The Story of Kagami Mochi
The Japanese Kagami mochi, which literally translates into “mirror rice cake”, is part of a long-standing New Year’s tradition. It is put out after Christmas until the first Saturday or Sunday of January and is eaten as part of a ritual known as the Kagami Biraki, which means mirror opening or breaking of the mochi. The Kagami mochi is meant to bring prosperity and longevity. It is traditionally displayed inside the house in the kamidana, calling upon, Toshigami, the god of the new year, to bring good luck.
The Kagami mochi consists of two different-sized rice cakes (mochi) placed on top of each other, with the larger one below. It is then topped with a daidai, a Japanese bitter orange. The two mochi represent the years past and the years to come, while “daidai” in kanji writing means “generation to generation”. Together, the two stand for continuity of the family over the years to come.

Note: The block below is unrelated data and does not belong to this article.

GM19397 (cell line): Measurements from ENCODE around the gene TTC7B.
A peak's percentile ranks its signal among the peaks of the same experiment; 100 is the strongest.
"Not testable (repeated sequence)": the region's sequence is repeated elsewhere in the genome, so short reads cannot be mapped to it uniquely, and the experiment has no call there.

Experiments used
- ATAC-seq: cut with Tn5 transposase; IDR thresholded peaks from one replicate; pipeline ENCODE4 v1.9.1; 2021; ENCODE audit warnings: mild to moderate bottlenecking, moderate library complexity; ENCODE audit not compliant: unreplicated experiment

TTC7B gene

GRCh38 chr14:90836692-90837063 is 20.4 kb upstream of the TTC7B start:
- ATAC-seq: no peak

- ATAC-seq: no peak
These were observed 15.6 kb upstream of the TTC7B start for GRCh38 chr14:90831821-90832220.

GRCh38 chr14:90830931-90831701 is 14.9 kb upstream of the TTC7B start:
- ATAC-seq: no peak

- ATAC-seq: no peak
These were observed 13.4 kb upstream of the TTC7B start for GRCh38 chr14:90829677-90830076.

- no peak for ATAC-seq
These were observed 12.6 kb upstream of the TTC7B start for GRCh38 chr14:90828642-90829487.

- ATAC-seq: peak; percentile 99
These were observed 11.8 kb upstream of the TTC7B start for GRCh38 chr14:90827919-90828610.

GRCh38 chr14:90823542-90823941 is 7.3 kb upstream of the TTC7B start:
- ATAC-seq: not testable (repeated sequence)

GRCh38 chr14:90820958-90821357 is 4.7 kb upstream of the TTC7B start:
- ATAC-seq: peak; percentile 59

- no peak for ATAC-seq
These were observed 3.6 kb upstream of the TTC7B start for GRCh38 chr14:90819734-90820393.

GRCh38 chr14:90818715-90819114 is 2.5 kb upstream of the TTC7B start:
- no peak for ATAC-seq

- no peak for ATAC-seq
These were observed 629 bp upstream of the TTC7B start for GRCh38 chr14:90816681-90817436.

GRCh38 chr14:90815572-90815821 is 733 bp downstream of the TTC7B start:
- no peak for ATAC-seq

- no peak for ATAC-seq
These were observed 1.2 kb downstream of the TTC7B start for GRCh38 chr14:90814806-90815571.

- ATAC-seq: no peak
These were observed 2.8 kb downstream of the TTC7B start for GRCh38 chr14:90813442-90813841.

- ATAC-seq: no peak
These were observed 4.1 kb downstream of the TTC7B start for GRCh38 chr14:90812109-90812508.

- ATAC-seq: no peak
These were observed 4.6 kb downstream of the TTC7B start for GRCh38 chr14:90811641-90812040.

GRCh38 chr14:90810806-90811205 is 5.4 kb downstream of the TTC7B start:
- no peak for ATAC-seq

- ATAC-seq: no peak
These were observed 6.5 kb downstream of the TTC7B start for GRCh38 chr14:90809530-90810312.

The Kagami Biraki usually falls on the 11th of January. By then the mochi is quite brittle and is broken up into smaller pieces using one’s hands or a hammer. The mochi is never cut with a knife as it would imply the severing of family ties. It is then eaten by the family.
How to Make your own Kagami mochi
You will need:
- 2 Store-bought Mochi (or learn how to make your own here!)
- 1 Daidai or Tangerine
- Ornaments to decorate (optional)